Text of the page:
Business has a responsibility to engage in public dialogue on climate risk and the responses required at a societal level. What are the international, national, regional and local policies needed in the short and long term? How do we create the political will to implement these? Proactively and transparently communicating with the public, policy makers and corporate peers on these issues is part of leadership. Effective climate change programs also involve working with suppliers, customers, partners, industry associations and environmentalists – to reduce greenhouse gases up and down the supply chain. There are no clear-cut solutions to climate change, so finding consensus requires real effort. Examples of multi-stakeholder groups include The Climate Group and Pew Centre’s their Business Environmental Leadership Council. As climate programs are often sector-specific, sharing best practices within an industry association is another sensible tactic.
|Assessment of risks and opportunities||
|Mitigation of climate change||
|Adaptation to climate change||
|Engagement in societal discussions about climate policies||
Case Study: Opportunities for Climate Action
DuPont has become a leader on climate action by clearly enunciating its policy and position, redesigning its products and services to reduce greenhouse gases, and seeking opportunities to grow its business. Their sustainability report states: “The business community has a critical role to play in developing and bringing to market the technologies and solutions that will make possible the transition to a low-carbon economy. This transition will provide new markets for innovative companies to prosper.” Between 1990 and 2004, DuPont reduced their greenhouse gas emissions by 72 percent while growing their business and saving money. To learn more, see DuPont’s latest report on sustainability.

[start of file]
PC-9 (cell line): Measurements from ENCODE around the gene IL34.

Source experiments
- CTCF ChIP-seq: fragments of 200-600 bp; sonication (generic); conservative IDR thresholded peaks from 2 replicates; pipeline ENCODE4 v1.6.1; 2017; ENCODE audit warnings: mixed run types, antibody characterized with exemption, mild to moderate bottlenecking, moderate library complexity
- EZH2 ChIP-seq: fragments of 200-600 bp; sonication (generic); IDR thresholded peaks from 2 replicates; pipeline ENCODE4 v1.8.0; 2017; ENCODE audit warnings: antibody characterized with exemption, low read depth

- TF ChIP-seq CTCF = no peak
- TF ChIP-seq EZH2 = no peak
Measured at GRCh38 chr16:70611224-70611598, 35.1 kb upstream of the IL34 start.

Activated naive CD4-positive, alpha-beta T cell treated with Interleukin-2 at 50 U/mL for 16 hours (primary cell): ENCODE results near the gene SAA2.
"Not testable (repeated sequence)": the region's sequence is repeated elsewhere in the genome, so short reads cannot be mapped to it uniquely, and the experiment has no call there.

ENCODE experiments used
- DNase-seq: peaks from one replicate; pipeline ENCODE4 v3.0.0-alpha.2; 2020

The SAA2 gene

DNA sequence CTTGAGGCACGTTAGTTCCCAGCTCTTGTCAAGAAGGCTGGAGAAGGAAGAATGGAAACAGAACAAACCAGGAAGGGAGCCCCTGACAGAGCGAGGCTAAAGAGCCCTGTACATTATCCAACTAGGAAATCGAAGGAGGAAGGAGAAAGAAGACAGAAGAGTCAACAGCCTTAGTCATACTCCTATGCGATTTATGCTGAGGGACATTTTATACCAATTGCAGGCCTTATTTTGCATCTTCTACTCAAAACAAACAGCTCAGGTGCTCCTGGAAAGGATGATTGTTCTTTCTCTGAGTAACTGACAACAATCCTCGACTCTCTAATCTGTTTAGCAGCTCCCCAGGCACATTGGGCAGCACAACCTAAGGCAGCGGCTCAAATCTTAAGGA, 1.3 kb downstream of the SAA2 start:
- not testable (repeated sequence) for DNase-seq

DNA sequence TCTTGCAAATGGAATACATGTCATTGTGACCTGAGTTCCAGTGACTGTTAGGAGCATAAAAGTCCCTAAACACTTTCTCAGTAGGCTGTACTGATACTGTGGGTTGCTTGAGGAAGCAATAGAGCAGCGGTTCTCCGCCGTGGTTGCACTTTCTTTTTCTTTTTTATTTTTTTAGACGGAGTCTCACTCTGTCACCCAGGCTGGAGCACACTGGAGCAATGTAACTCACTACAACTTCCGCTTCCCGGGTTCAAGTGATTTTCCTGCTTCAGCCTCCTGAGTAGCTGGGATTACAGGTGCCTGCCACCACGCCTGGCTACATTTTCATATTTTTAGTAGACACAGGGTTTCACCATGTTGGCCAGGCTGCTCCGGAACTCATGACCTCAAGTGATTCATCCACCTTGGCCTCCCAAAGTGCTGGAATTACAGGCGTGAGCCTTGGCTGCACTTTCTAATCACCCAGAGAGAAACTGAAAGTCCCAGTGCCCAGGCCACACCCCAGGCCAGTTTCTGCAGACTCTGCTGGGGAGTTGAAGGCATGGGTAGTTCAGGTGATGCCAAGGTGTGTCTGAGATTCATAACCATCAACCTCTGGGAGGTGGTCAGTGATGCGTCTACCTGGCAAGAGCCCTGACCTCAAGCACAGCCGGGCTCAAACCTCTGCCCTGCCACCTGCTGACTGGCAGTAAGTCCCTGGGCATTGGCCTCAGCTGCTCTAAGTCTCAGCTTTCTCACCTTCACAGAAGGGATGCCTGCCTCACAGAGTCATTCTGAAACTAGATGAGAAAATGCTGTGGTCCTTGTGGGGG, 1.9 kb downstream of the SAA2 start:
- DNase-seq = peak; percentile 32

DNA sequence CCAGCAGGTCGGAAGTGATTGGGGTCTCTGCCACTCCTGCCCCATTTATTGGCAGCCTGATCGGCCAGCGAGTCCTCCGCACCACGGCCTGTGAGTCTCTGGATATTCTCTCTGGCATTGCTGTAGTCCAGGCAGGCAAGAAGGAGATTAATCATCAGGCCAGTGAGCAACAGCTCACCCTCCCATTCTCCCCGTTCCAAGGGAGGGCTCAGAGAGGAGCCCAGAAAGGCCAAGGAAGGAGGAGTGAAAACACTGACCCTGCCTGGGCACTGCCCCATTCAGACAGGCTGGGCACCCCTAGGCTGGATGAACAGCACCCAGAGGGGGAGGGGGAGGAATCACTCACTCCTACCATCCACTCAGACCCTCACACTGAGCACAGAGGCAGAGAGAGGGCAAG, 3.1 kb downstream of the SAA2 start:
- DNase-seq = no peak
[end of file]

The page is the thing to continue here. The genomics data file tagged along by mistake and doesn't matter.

For More Information
- Our Leadership Council of leading Canadian businesses creates a fresh list of their top sustainability issues each year. These have included culture, measuring ecological impacts, socially conscious consumerism, adaptation to climate change, valuing business sustainability, and engaging the community.
- Our Research Insights provide highlights from top-notch research articles chosen especially for managers.
- Our Systematic Review summarizes what we know about a particular topic based on a thorough evaluation of research in that area.
- Our Member Directory lets you find NBS members interested in similar issues.
This primer on business and climate change was developed by Dr. Stephen Hill, Assistant Professor of Environmental & Resource Studies at Trent University.